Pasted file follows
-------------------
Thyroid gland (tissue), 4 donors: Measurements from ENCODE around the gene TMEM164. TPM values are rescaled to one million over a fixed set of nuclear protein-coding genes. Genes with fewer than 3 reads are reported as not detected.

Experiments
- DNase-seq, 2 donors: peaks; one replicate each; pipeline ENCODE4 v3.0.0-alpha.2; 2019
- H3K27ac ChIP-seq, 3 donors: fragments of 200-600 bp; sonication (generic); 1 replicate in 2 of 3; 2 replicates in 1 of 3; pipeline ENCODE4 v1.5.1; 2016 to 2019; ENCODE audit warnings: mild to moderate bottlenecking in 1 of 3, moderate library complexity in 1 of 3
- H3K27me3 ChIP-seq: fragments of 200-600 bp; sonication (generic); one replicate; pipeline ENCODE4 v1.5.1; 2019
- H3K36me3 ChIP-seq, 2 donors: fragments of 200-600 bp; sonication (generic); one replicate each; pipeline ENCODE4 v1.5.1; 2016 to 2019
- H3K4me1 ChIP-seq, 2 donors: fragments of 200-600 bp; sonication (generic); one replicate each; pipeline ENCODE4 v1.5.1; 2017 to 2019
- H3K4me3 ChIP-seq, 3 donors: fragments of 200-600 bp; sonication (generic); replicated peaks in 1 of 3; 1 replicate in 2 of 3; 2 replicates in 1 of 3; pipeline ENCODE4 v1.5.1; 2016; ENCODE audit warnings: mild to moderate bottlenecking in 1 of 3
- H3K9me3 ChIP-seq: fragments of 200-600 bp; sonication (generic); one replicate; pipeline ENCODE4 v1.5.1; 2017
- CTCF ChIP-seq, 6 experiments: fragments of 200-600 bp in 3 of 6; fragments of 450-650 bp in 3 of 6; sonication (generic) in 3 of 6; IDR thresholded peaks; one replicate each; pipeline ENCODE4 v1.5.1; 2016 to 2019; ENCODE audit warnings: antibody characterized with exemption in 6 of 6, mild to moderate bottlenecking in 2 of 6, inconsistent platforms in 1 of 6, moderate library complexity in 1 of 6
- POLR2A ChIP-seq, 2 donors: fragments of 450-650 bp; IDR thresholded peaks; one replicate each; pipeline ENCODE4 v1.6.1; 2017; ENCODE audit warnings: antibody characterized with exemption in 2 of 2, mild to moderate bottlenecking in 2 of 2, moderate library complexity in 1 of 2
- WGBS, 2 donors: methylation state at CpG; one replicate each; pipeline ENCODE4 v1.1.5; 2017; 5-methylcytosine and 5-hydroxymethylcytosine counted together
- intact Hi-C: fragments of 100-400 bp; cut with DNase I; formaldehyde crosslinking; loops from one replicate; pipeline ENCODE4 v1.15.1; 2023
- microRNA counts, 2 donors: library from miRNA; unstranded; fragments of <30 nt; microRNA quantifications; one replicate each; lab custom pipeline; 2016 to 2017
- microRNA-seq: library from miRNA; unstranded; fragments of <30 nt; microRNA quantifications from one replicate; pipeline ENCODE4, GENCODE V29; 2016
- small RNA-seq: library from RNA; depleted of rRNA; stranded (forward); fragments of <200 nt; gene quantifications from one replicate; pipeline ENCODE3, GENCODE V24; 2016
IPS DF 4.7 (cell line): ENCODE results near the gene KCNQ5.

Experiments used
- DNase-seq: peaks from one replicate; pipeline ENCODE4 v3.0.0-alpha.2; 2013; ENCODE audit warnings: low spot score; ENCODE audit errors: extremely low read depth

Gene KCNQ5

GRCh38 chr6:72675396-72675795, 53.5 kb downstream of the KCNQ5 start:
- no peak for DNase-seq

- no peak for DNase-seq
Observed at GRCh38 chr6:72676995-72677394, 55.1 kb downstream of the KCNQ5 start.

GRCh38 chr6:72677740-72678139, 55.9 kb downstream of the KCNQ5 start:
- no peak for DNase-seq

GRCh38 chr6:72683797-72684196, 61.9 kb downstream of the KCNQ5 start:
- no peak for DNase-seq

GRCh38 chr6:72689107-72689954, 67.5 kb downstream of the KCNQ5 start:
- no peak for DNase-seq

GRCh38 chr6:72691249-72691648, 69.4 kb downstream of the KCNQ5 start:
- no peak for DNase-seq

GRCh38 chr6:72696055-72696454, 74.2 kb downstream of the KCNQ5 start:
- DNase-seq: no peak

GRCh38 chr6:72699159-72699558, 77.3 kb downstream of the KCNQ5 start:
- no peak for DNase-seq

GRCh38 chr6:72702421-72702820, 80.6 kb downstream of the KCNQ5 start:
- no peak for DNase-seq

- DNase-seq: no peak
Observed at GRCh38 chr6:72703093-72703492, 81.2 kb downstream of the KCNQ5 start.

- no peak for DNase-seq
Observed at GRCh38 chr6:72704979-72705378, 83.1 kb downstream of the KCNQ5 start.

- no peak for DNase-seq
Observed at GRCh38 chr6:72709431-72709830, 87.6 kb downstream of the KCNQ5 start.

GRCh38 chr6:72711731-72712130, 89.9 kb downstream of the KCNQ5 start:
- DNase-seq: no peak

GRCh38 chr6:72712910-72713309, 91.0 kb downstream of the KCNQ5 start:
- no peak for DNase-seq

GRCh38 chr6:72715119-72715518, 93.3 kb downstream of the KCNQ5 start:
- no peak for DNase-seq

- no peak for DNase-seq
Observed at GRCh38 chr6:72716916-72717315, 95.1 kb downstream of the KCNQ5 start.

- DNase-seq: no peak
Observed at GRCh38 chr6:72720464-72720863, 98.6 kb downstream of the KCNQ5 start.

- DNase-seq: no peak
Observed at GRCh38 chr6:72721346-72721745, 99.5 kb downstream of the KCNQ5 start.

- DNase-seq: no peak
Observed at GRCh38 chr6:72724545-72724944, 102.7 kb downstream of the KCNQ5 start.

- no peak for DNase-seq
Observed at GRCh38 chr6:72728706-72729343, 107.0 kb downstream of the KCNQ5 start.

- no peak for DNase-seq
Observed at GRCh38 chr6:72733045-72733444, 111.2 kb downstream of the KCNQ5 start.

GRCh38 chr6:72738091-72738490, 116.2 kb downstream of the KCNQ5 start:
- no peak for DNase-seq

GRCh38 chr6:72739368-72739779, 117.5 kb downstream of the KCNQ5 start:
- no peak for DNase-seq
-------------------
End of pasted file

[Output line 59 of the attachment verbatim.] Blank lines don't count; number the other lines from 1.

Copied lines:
- no peak for DNase-seq